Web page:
The City of Dreams and Nightmares: Sex, Obsession, and Storytelling in Catherynne M. Valente’s “Palimpsest”

Palimpsest_CoverWelcome to Palimpsest: a sexually-transmitted city accessible only through dreams. Though the magical city is filled with permanent residents, human “immigrants” from our world can only stay the night after coitus with others who have been infected by the city.

A palimpsest is a manuscript on which the original text has been partially or completely effaced and replaced by a new text. It’s an interesting name for a city. I think it’s related to how the humans who enter Palimpsest are called “immigrants”. Relocation often involves cultural assimilation to a greater or lesser extent, and so one has the option to rewrite one’s story and become a new person in a new place.

The four main characters of the novel each wake up after having had sex with a mysterious stranger to find a peculiar tattoo imprinted on their bodies. The tattoos are pieces of the map of Palimpsest, each depicting a segment of the city’s streets. One can only enter the part of Palimpsest contained on one’s body, and so to explore the city further the characters must have sex with other infected persons while they search for a way to immigrate to the city permanently.

Valente’s novel was nominated for the 2010 Hugo Award for Best Novel, and won the 2010 Lambda Literary Award for Science Fiction/Fantasy/Horror. That was how I heard of it. I first read this novel three years ago, when I was still struggling to accept my sexuality. Though I had read a lot of queer speculative fiction, I hadn’t yet found anything that had captured my imagination until I read Palimpsest. At that time, the novel’s frank and explicit depictions of sex—heterosexual, homosexual, and orgies—were both alluring and terrifying. Recently, I decided to reread it to see what Palimpsest looked like from the other side of the closet.

Perhaps one of the most radical aspects of the novel is the casualness of the sex. Traditional criteria such as physical, romantic, and emotional attraction; compatible values; similar personalities; and even sexual orientation are all irrelevant in the pursuit of returning to the city. The sex outside of Palimpsest is rarely erotic, and it is almost always an exhausting chore and disappointing interlude on the way to Palimpsest. The little sex shown inside of Palimpsest is passionate and fulfilling.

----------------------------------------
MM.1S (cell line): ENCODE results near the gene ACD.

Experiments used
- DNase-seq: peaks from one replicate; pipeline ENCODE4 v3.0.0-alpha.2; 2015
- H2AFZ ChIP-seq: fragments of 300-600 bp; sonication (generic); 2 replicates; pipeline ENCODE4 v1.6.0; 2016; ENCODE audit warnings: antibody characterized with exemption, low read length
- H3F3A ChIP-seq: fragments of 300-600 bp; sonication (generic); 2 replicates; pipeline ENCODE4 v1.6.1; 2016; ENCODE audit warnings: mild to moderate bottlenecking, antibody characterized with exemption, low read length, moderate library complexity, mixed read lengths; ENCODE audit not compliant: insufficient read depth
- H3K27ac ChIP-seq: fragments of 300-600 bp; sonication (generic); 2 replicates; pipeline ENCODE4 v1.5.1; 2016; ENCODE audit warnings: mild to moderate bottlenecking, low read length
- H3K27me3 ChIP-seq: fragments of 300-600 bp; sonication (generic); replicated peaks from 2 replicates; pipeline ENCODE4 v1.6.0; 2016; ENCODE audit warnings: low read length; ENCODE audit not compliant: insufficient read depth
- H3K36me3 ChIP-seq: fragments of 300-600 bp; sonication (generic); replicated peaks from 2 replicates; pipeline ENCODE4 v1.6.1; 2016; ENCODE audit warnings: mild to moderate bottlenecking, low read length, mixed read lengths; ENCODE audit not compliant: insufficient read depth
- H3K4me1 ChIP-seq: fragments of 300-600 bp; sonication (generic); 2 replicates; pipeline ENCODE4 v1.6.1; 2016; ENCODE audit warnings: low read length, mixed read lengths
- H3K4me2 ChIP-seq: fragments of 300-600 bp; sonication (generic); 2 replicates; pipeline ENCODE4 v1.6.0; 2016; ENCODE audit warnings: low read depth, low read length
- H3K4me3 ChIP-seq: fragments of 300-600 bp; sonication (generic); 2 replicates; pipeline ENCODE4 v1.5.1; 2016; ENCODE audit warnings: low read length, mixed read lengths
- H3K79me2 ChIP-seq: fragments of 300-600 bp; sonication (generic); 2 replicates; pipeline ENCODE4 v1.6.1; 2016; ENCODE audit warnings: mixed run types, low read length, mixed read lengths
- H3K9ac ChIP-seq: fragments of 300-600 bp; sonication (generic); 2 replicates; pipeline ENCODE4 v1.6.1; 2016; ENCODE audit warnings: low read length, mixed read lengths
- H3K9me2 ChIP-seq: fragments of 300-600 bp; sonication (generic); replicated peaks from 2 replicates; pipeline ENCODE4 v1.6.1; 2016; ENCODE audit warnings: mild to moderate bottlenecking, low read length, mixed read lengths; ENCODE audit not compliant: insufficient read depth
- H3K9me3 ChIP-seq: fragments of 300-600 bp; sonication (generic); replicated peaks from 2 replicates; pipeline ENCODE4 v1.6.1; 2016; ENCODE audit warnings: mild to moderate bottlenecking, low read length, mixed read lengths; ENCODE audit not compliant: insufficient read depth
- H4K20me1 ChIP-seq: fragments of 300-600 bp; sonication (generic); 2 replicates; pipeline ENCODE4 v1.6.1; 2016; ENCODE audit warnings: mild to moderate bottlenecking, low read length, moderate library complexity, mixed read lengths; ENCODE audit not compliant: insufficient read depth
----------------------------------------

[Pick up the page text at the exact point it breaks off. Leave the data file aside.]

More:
Each of the four characters has an obsession that borders on fetishism: trains, bees, books, and locks. However, none of the characters have ever truly known love. It is only in Palimpsest that the characters’ obsessions, given life, can reciprocate their love, and only in Palimpsest that they can devote themselves entirely to their obsession. Thus, the city, and all that it contains and represents, becomes their lover.

One flaw of the novel is that the characters have several reasons to immigrate to Palimpsest, but none to stay where they are. The novel therefore avoids any meaningful exploration of internal conflict.

Valente’s writing is lyrical and intoxicating. It is heavy with complex metaphors that evoke the sheer massiveness and limitlessness of Palimpsest. However, despite the symbolic density of her writing, the abstractness of her images imbues her prose with the ephemeral decadence of a dream. Palimpsest is a bizarre, mythical creation that comes to life from the sensual and seductive beauty of Valente’s words.

The novel itself is a kind of palimpsest, having been written over a previous literary work and inspiring new ones. It began as the short story “Palimpsest” in Paper Cities, An Anthology of Urban Fantasy published by Senses Five Press, and it also provided the basis for Valente’s in-progress Fairyland series.

After rereading it, I realized how books seem to change with each visit, just as we visitors have changed by the time we return to them. I suppose that, in a sense, all art is a mirror: a way to gauge our metamorphosing values and identities by how we react to what we experience vicariously. I think that Valente captured this wonderful instability of identity in Palimpsest.

When I last read this novel, I was still telling myself the story that I was straight. I too am a palimpsest, having erased a story that no longer reflects who I am.

Palimpsest is a living and breathing city that is always expanding. It’s a place for outcasts and deviants. It embraces all those desperate enough to pay the price of passage. It’s a novel about addiction and obsession; suffering and ecstasy.

At the end of the book, the four characters immigrate to Palimpsest. Living permanently in the fantasy world is a rare event in portal fiction, but the ending is not meant to evoke uncritical happiness. The novel’s true strength lies in its ability to make readers ask themselves what they would choose if faced with possibility of entering a fantasy world.

Valente’s novel is a reminder that we are responsible for our own lives, and that we are responsible for what stories we choose to tell about ourselves.

-Contributed by Alex De Pompa


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